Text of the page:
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Teachers' union: “Failure to commence negotiations in good time is unacceptable”

Teachers' union: “Failure to commence negotiations in good time is unacceptable”

Wednesday 20 April 2022

Teachers' union: “Failure to commence negotiations in good time is unacceptable”

Wednesday 20 April 2022

The National Association of Head Teachers (NAHT) has criticised the States of Guernsey for not prioritising agreed pay awards for teachers and lecturers.

A letter has been penned by NAHT to a member of the Policy & Resources Committee, demanding the commencement of pay award negotiations, something it says should’ve happened already.

“Dear Deputy [Dave] Mahoney,” it begins, “you will be aware that the joint unions through the Negotiating Committee for Teachers and Lecturers in Guernsey (NCTLG) have previously raised concerns around the failure of the States to commence meaningful negotiations on the 2022 pay award for Teachers and Lecturers.

“The pay award was due to take effect on 1 January 2022, the States having unilaterally changed the award date from 1 September without any consultation, claiming this would streamline the process. This pay award is now seriously overdue.”

Deputy Mahoney has since replied, suggesting the Committee “has many pressing issues outside of pay negotiations”.


Pictured: The Union argues that some teachers and lecturers have not had a substantial pay increase since 2019.

The NAHT continues: “The Joint Unions previously wrote to you in March stating the delay to the commencement of negotiations was unacceptable, and your reply assured us that negotiations would commence imminently. However, the NCTLG have been offered 19 May as the first substantive pay negotiations meeting, five months after the pay award was meant to take effect.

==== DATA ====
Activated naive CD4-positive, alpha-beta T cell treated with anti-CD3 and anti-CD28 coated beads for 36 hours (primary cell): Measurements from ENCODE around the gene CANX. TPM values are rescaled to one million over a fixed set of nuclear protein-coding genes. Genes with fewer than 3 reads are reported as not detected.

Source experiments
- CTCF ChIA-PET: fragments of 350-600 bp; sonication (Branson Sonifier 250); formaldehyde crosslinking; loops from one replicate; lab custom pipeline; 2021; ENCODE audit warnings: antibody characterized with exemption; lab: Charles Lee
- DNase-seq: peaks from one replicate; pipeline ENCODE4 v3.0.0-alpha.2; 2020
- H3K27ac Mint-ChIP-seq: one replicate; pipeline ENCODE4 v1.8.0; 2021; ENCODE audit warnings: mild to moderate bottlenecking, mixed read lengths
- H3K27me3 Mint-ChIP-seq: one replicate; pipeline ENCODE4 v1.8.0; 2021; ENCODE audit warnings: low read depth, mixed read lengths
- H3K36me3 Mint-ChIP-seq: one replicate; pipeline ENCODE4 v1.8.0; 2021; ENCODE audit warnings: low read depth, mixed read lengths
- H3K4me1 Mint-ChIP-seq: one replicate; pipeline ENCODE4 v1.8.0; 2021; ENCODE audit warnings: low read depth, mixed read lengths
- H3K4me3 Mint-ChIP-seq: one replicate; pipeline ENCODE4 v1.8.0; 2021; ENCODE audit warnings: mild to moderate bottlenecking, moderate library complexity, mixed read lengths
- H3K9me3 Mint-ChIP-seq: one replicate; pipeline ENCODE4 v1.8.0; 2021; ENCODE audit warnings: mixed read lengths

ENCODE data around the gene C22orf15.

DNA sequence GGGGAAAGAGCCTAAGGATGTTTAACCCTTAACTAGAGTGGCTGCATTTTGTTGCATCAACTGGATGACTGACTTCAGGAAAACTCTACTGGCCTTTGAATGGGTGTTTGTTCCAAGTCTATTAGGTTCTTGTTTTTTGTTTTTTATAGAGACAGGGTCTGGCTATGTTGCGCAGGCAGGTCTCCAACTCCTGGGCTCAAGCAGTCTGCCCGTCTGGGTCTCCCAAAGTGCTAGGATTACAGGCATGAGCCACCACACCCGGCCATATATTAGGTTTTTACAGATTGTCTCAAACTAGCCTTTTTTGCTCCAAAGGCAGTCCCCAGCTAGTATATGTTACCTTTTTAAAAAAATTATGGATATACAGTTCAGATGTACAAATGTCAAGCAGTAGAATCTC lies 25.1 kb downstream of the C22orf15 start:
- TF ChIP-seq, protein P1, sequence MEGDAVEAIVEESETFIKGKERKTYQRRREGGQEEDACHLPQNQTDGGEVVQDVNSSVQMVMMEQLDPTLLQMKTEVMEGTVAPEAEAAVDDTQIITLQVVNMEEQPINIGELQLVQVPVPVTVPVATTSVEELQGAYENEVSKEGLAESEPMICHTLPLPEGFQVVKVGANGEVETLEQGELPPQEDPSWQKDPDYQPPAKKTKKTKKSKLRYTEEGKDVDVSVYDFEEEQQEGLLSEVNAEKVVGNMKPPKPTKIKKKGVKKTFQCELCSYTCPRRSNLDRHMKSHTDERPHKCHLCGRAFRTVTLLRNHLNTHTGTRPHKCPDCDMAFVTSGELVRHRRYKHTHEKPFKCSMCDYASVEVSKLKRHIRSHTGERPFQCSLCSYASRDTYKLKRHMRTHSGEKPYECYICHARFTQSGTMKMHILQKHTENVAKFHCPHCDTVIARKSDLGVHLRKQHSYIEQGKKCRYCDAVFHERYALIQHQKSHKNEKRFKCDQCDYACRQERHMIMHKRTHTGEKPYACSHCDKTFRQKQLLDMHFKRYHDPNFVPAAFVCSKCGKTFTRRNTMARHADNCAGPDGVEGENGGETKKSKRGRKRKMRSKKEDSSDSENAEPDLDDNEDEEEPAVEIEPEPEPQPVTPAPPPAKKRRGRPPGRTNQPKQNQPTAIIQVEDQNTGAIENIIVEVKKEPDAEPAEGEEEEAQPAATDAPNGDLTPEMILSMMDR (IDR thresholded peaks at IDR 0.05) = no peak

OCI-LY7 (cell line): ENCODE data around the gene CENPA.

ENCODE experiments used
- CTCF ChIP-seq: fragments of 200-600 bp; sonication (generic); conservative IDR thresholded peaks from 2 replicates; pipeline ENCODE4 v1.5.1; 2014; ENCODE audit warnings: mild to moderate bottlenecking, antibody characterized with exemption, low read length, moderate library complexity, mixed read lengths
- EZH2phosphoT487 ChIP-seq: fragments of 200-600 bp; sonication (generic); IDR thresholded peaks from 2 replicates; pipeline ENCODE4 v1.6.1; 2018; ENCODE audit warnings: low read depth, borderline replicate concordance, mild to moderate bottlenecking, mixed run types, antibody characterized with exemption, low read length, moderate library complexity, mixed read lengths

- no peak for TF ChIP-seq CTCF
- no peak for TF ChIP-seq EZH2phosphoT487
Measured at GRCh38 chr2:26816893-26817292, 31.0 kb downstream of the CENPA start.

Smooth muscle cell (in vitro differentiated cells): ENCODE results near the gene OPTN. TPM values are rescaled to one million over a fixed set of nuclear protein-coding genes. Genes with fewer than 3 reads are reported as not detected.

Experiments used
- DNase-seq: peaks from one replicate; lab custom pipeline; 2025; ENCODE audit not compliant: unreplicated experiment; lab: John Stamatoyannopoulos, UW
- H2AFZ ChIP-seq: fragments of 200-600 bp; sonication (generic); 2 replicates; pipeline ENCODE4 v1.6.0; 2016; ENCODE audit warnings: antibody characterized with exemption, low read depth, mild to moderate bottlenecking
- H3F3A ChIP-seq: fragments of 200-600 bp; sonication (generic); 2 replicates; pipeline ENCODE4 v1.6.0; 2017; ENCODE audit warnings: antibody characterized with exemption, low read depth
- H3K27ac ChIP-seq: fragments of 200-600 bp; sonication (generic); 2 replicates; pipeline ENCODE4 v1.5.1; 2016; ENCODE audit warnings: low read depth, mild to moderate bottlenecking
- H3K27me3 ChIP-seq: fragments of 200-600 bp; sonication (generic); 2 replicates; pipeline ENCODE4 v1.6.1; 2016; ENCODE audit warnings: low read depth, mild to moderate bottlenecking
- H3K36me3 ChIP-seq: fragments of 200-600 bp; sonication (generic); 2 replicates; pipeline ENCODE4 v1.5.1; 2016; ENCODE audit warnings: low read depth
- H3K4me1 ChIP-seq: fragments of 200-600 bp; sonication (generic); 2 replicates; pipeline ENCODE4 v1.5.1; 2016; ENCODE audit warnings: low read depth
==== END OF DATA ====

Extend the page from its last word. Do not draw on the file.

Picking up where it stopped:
“The failure to commence negotiations in good time is simply unacceptable, and despite your assertions to the contrary, this further delay provides yet more evidence that the employer has failed to make this a priority. It will worsen an already severe recruitment crisis and will actively encourage existing staff to leave teaching in Guernsey. 

“The States must simply prioritise the pay award for teachers and lecturers, and commence meaningful negotiations without further delay with a substantial offer. Failure to do so will compound the belief that the employer does not value its leaders, teachers and lecturers, and raises the spectre of industrial action over pay.”

Deputy David Mahoney

Pictured: The letter was sent to Deputy Mahoney, a member of P&R.

Deputy Mahoney said in response to the letter: “I look forward to meeting with the unions soon to discuss pay negotiations.  

“The Committee, in its role as employer for the States of Guernsey is entering a period of negotiation with the many pay groups that represent all public sector staff in all service areas.  All of these are important and all understandably wish to be prioritised. 

“I understand from the officers coordinating the process that confirmation from the teaching unions of the dates acceptable to them is still outstanding and we look forward to agreeing the suggested date so that the process can be finalised.  

“The Committee, whose mandate also includes many pressing issues outside of pay negotiations, is committed to working constructively and resolving the negotiations quickly and I will be replying directly to the teaching unions with regard to their letter of the 20th April.”


Deputy asks questions about teaching concerns

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